C-P: There is an evident sense of physicality in most of your body of work to date. On that note, how would you describe your own studio practice?
L.I.L: elaborate my ideas by working in parallel with sketches, experiments, models and writing. I follow all the clues I can find, letting the sculptures crystalise from the practical process. I try to keep an open mind all the time, since things that by coincidence happen on the side of the focus often lead to new projects. It is like a chain of reactions.
The components of my installations take turns shaping, stabilising and deforming each other, creating tense encounters that often relate to bodily experiences like weight, strength or balance. Working initially with steel, I realised how it has its own strength and will. I found a resistance to my sense of control over the sculpting process that intrigued me. I still work with it, both by itself and in combination with, for example, latex. Latex is an organic, very fragile-looking material that is super-elastic and strong. It is very different from steel, but both of these materials have a potential inherent movement that can be used to create tension.
C-P: As a sculptor, what are your ideas on spatiality in the way you approach a room?
L.I.L: I usually see my sculptures as something going on in, and interacting with, a room, rather than something merely on display. The exhibition can, for example, be a measurement of power between the room and the material, where I am letting the relationship between the two vary. It’s a situation that can shift between intimacy, control, reliability and daring. I want the insecurity from my experiment-based process to stay intact during an exhibition. When installing an artwork I also think a lot about how you can move in the room and what happens to the work when you do that. That movement can create new shapes, angles or reflections of importance. For me, the work is never finished until it has been installed somewhere. Sometimes the permanent parts of the room help maintain the shapes of the sculptures.
C-P: What lies ahead for you in 2018?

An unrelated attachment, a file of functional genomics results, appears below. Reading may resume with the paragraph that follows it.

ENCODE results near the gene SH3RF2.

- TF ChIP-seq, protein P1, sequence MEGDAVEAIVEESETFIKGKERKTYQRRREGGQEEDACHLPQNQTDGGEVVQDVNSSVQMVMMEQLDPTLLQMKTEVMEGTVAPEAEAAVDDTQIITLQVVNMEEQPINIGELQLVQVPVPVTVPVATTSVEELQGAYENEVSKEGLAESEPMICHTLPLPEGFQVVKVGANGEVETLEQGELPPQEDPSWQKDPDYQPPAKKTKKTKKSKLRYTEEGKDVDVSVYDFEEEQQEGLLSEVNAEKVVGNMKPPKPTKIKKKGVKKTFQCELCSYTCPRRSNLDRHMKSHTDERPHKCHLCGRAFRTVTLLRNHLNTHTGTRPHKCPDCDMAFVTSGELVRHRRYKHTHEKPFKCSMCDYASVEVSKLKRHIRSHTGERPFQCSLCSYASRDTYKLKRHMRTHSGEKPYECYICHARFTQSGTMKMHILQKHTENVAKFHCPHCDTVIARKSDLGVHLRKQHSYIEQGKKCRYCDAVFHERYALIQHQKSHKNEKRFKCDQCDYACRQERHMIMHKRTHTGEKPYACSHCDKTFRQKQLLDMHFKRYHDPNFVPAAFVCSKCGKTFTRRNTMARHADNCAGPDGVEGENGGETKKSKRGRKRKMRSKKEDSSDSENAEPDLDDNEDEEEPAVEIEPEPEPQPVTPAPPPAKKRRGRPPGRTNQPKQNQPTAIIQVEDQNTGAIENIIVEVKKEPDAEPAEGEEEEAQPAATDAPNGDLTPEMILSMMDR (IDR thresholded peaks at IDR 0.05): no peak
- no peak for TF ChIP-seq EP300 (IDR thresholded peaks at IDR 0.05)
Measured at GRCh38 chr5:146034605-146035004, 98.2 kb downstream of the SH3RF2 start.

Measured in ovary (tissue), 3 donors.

L.I.L: I am in full production mode for rgw Market Art Fair at Liljevalchs in Stockholm, where I will show with Wetterling Gallery. I am also working on a solo exhibition at Ahlbergshallen in Östersund that will open during spring. Later in the year, I will take part in an exhibition at Aguélimuseet in Sala, and I will start the fall with a solo exhibition at Wetterling Gallery. After that, I will go on a scholarship journey with the Royal Academy of Arts to Rome to get some new inspiration.
1) Portrait courtesy the artist
2) Inwards (2016), steel and latex; photograph by Jean-Baptiste Béranger. Courtesy of Wetterling Gallery 3 Stimuli (2016), spring steel and gelatin; photograph by Jean-Baptiste Béranger. Courtesy of Wetterling Gallery. 4) Peel, Shear, Tensile (2017), Silicone, glass and mdf; photograph by Liva Isakson Lundin.
C-P: Your presentation at the spring degree exhibition of the Royal Institute of Art last year was so delectable. In what was a giant space – Tomteboda, Stockholm’s former mail terminal – it appeared to confine a sculptural world of its own, coming across as a dense exhibition in a considerably small amount of space. How did you approach it?
S.J: I like to let the space decide how, and sometimes what, I will show – to let the room make an impression on the work, as well as the work on the room. At Tomteboda, I wanted to use one of the tall, unfinished concrete walls by a restroom. I built a floor – a stage, you could say – mirroring the wall like a fold-down bed, in order to create a defined space for my sculptures. Some of them got to rest on the light fixtures, others climbed up the walls.
C-P: As a sculptor, what is your studio process like?
S.J: I sketch sculptures and videos over and over again and think about them, plan them, and then make them. I have many different types of studio processes that goes on simultaneously. That doesn’t stop when I leave the studio, partly because I’m working in so many different materials and mediums. One day of work can consist of anything from casting in glass, testing asphalt samples, arranging found objects, editing sound or video, reading, making small clay sculptures, or having a few people helping me making a large sculpture in some fragile and/or heavy material.